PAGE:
avast’s Top 5 Hidden Gems
Most users are not able to tell the difference between various antivirus software applications. They consider all the applications pretty much equivalent (function-wise) and usually decide which one to use according to subjective things like prettiness of the user interface, ease of use or lightness on system resources (and of course, the price).
More experienced users sometimes try to search for independent reviews and pay attention to detection rates measured in comparative tests. The problem is that these reviews and tests often produce conflicting results, making the situation even more confusing. In addition, most of these tests only perform on-demand scans, completely ignoring the on-access (and pro-active) parts of the product.
In this article, I’d like to pinpoint 5 features of avast! that we feel are pretty unique, and differentiate us from the pack.
1. Boot-time scan. The boot-time scan is a unique feature in avast that allows you to perform a full hard drive scan before Windows boots. The principal advantage here is that at the moment the scan runs, the vast majority of malware is still dormant (hasn’t been chance to activate yet) and is thus easily detected, and removed. Moreover, the boot-time scan uses direct disk access (bypassing the Windows file system drivers), allowing us to see even the most stubborn rootkits. Therefore, it is wise run the boot-time scan whenever there’s a suspicion that the system may be infected.
In order to run a boot time scan, open avast’s user interface (run avast e.g. from the desktop icon), and from the right click context menu, select “Schedule boot-time scan”.
Note: the boot-time scan is currently available only on 32-bit operating systems.
2. Antivirus screensaver. Another avast! favorite, the antivirus screensaver is basically a special screensaver that is able to run a full system scan when it makes most sense – i.e.when the system is idle. It can run on top of another screensaver (with just a small top-level window showing the scan progress), so you don’t have to sacrifice your favorite screensaver in order to use it.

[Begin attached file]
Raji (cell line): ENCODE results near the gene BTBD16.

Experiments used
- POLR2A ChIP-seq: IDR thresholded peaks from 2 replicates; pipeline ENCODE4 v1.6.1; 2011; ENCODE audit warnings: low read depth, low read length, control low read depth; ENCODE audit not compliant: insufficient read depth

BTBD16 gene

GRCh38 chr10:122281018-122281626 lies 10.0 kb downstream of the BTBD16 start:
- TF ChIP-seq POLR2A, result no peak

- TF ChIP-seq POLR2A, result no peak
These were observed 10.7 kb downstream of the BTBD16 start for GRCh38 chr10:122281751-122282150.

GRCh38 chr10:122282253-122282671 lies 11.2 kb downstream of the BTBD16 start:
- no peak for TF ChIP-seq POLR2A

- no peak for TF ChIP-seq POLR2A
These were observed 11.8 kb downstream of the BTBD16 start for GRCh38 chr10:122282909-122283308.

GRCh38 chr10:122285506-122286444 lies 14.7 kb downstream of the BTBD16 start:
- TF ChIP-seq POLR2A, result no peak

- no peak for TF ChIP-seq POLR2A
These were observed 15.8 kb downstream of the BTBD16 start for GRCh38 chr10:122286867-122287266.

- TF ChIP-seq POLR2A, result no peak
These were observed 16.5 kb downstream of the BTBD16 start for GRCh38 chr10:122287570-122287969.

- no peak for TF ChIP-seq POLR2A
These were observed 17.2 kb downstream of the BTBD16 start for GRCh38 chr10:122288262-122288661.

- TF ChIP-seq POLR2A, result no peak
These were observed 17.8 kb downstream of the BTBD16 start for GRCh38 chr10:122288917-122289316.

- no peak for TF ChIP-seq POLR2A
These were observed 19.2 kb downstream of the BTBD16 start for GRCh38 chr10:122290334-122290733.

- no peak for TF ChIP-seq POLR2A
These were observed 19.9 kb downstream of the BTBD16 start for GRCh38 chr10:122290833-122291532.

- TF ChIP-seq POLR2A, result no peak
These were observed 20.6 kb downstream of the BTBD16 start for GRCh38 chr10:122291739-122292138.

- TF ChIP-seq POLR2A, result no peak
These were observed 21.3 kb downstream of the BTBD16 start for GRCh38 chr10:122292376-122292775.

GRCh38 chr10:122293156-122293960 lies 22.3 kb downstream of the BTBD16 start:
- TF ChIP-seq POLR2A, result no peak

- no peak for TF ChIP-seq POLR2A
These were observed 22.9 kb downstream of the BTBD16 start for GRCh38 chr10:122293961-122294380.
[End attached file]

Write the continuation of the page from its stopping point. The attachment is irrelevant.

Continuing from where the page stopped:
To enable the avast! screensaver, open the system screensaver properties window, and select “avast! antivirus” from the list.
3. Unrivaled detection of script malware. Five years ago, most viruses were distributed by means of email. These days are now gone, with the World Wide Web taking over. Indeed, the vast majority of malware today is distributed over the web, mostly by means of hacked (otherwise legitimate) sites. The attacker usually injects malicious some scripts into some (or all) pages on the site, waiting for an unsuspecting user to visit the site and possible infect his/her machine.
And this is where avast’s detection capabilities really excel. Its abilities to detect these web-based malicious scripts are second to none, and thanks to the Web Shield and Script Blocking providers, they are used exactly when needed, doing an excellent job stopping the web-based malware right on the entry point.
4. Strong antirootkit shield. Starting with version 4.8, avast has a built-in antirootkit scanner. It is based on GMER, one of the most respected specialized antirootkit applications available (in fact, the guy who created the original GMER now works for us). We’re constantly improving the internals of this component so that it’s able to detect and remove even the latest threats, including e.g. the infamous MBR rootkit.
Normally, it’s not necessary to perform any manual rootkit scans as these are done automatically each time you restart your computer. Uses of the Professional Edition can run a manual rootkit scan by creating a task in the Enhanced User Interface and selected Rootkit scan in the Scan Areas section.
5. Malware submission system. This is one of the lesser-known features of avast!, but an equally important one. Under the hood, avast deploys a number of sensors that monitor the file system, registry and other components of the operating system. On top of these sensors, there’s a module that analyzes all the data reported by the sensors and if it concludes there’s something suspicious, it immediately alerts the user. However, it doesn’t tell the user that the system is infected. Instead, it just reports that something fishy is going on on the system and that these and these files/programs are the suspects. And, most importantly, allows the user to submit these files to our virus lab for further analysis (the submission process is then automatic, all we ask for is the consent to send the files).
This way, we’re able to have a continuous feed of the latest samples right from our own user community. And since the community is so huge, it all works very well, moreover with the community being self-sufficient.
By the way, in avast 5, the core of the malware submission system have been refactored into something we call the “Behavior Shield”. More on this later.
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